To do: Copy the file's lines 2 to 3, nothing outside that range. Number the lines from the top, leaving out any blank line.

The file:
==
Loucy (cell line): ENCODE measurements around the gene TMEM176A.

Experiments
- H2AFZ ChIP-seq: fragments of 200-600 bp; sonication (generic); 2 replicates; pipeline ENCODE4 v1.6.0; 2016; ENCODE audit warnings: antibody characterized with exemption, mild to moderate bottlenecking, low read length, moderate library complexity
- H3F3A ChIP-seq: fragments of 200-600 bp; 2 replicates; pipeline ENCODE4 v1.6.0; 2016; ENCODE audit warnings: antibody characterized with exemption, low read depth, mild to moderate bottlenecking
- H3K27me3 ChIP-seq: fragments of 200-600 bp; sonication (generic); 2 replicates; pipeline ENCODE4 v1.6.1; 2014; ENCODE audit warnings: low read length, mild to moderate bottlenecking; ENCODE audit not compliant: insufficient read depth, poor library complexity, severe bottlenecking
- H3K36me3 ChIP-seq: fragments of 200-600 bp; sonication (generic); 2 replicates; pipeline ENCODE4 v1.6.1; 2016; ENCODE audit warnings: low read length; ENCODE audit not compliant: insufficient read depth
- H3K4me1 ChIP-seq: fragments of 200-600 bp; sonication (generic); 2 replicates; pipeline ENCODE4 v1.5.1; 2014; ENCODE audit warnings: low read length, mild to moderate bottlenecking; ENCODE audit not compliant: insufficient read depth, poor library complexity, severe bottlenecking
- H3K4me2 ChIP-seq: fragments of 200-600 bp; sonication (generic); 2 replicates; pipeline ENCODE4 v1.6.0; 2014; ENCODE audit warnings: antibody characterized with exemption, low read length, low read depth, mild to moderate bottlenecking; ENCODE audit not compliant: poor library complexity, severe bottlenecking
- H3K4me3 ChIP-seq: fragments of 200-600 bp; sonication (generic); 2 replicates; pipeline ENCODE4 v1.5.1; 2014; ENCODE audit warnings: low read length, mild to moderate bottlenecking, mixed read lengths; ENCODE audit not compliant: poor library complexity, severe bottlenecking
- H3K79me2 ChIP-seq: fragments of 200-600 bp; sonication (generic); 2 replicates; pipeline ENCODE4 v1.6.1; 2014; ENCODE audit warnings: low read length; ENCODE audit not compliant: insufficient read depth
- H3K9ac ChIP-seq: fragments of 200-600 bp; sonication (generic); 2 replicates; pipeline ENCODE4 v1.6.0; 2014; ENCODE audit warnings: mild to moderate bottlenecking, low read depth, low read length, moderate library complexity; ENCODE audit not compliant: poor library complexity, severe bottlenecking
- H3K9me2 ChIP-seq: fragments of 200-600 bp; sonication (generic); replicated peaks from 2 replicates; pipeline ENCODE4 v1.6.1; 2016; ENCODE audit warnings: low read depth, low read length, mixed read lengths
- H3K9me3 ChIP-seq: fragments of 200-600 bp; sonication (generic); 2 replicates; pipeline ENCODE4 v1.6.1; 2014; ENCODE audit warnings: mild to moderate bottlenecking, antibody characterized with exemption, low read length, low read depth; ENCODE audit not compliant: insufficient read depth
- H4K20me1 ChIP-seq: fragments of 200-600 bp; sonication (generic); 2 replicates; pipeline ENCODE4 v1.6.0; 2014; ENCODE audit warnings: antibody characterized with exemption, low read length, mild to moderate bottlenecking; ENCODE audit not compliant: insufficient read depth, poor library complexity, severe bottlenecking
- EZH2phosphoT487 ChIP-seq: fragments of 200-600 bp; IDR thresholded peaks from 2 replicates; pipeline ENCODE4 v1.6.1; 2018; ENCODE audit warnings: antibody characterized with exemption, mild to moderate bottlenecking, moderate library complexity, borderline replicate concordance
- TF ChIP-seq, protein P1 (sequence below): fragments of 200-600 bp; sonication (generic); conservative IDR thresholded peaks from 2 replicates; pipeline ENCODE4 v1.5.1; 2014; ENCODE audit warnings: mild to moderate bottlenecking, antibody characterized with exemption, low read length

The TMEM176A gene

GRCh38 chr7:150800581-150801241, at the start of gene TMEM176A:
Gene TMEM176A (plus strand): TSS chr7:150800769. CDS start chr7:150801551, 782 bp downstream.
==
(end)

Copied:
Experiments
- H2AFZ ChIP-seq: fragments of 200-600 bp; sonication (generic); 2 replicates; pipeline ENCODE4 v1.6.0; 2016; ENCODE audit warnings: antibody characterized with exemption, mild to moderate bottlenecking, low read length, moderate library complexity